MASTER CRAFTSMAN OF NEW AGE SUBGENRES SANGO | Flat base decoded
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MASTER CRAFTSMAN OF NEW AGE SUBGENRES SANGO

 


"There's two motives to remixing," explains Sango. "You're remixing to pay homage or you're doing it to gain attention." And as an artist who gained a name for himself by releasing an album's worth of Weeknd remixes, he seems to be coming from both directions.

His More Balloons collection of remixes may have been a clever attention-grab for his new R&B album, North, but referencing the sounds that shaped him is at the root of his practice. Whether that be sampling the music of his youth, repurposing more recent influences, or re-envisioning entire genres through a new lens, his output has been a direct conversation with different eras, styles, and artists. He's produced EPs that placed his stamp on Latin music, introduced trap to baile funk, and made beat tapes based on aural memories of his childhood. Even North is a back-and-forth with the vocalists featured on it.

As the producer developed a sound for himself, he did so with the flat, forested backdrop of Western Michigan outside his window. "They don't force you to change here, which is good, but it's also pretty dry and doesn't offer much." The Ghostly camp was nearby in Anne Arbor, Toronto is a short drive away, and Detroit looms over all. But none of these can claim influence to Sango's output.

It was the Internet and his family ties that made Sango the producer he's become. He lived in Seattle until he was ten, so West Coast rap has always appealed to him. And his parents spent time in the South and listened to a lot of East Coast rap, which was how he was exposed to music from those regions. His grandfather also played in an Afro Cubano band, Sango tells me. "He was the only African American in the band. He passed the taste for Latin music down to the family." More contemporary inspirations range from Toro y Moi to Buraka Som Sistema and on to UK garage.

Despite this wide path, he's managed to circle around to a sound akin to many of his contemporaries in nearby Canada like Ryan Hemsworth, Kaytranada, and CFCF, who all combine R&B with sleek, forward-thinking electronic sounds. Another Canuck with similar tastes is Zodiac, an artist from the cornfields of Central Ontario who claims to have essentially conceptualized the Weeknd's dark R&B sound (without seeing a cent for it). His first solo EP dropped on the like-minded label Vase, which is based in Montreal.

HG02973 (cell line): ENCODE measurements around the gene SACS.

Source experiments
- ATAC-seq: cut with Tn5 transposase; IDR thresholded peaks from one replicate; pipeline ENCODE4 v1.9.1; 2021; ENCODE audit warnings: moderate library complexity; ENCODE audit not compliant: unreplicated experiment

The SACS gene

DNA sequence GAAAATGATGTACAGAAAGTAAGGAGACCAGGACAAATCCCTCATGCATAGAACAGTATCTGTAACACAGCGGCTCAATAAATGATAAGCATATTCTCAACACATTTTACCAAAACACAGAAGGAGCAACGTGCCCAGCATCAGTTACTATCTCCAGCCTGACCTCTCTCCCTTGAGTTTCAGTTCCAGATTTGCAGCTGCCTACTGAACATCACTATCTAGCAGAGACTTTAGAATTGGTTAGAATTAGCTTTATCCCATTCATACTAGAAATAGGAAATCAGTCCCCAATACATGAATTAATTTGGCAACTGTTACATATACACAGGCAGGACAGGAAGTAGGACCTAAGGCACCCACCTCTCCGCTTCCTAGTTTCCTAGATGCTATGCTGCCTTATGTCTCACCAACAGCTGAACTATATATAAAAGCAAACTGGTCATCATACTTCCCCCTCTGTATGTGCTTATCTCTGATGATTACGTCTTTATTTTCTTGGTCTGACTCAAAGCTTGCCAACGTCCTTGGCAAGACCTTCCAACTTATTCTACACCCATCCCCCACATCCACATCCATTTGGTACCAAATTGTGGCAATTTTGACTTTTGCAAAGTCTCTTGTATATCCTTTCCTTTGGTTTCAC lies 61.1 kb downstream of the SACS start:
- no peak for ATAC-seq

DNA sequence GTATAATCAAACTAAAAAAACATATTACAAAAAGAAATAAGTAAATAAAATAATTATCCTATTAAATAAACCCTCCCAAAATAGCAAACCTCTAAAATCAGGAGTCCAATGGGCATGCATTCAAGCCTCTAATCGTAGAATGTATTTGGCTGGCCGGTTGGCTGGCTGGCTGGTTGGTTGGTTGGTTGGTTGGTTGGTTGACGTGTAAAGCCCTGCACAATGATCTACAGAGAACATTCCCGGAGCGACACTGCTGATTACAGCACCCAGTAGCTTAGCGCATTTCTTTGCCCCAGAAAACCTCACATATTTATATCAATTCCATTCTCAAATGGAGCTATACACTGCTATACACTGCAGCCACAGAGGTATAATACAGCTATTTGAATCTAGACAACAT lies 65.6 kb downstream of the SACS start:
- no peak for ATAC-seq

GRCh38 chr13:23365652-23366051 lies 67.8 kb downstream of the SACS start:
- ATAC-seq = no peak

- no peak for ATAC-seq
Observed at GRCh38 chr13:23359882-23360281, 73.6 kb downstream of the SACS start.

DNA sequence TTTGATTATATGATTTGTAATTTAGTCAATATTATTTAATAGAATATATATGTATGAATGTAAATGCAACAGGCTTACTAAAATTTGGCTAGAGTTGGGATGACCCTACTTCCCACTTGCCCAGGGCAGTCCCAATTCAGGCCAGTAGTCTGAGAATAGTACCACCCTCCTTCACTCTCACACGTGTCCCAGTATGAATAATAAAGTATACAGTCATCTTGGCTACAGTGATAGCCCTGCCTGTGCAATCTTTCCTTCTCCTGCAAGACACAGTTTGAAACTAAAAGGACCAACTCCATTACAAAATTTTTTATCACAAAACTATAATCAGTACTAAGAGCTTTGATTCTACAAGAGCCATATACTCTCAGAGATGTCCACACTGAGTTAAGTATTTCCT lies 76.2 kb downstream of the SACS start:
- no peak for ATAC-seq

Canadian producer and Weeknd collaborator Zodiac. Photo by Kavin Wong.

Of course artists working in this field aren't limited to Canada, and a similar approach is taken by producers from the around the world. There's the UK's Lapalux and Holy Other, as well as France's Stwo.

A lot of these producers have been lumped into the alt-R&B category since they came up through the internet and appealed to different audiences from traditional R&B fans. Singers like The Weeknd, Frank Ocean, and Miguel also get tied to the hashtag.

Although Sango sees it all as simply R&B, he takes no issues with the name and isn't offended if someone associates him with it: "R&B has always been alternative since Missy and Aaliyah, but now it's becoming darker and grungier with people talking about drugs. But I think it'll go through phases like R&B generally. I'm feeling it, but I'm not down with the dark stuff. I miss the stuff about relationships and how good they can be."

He does identify as something of an underground producer, however. "I'd love to break into the pop world," he says. "But I'd want it to sound like our music. Pop music is really just what is popular. But it's hard to get into that world without being told what to sound like. "

R&B and underground dance music have overlapped since Giovanni Moroder's prime. Whether it be 70s disco or 80s diva house, talented singers have been gracing big four-to-the-floor rhythms and analog synths since their early days of popularity. Juke and Jersey club remixes of R&B tunes have been a staple of the genres for a while now as well, since at least the early aughts, and still today. The only juke track to ever see a major label release was a Gant Man remix of Beyonce's "Check On It." Burial's 2007 single "Archangel" relied on a sample from Ray J's "One Wish."

By 2010, a strain of R&B-oriented "bass music" became prevalent. James Blake's "CMYK" sampled Kelis' "Caught Out There" and Aaliyah's "Are You That Somebody." There were remixes of Ciara's "Deuces" by the likes of Nguzung5uzu, Jacques Greene, and Dubbel Dutch that became staples at hipster hangouts, and Brenmar was busy remixing Cassie's "Me & You," as well as Groove Theory and Rihanna.

This group of R&B-worshipping underground dance music producers soon took the obvious next step and began working directly with vocalists. Rather than remixing R&B jams for dance floors within their particular scenes and subgenres, many of them set to writing songs that might sound more at home on daytime radio than at a warehouse rave.


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Mike Steyels | Vice Magazine
 
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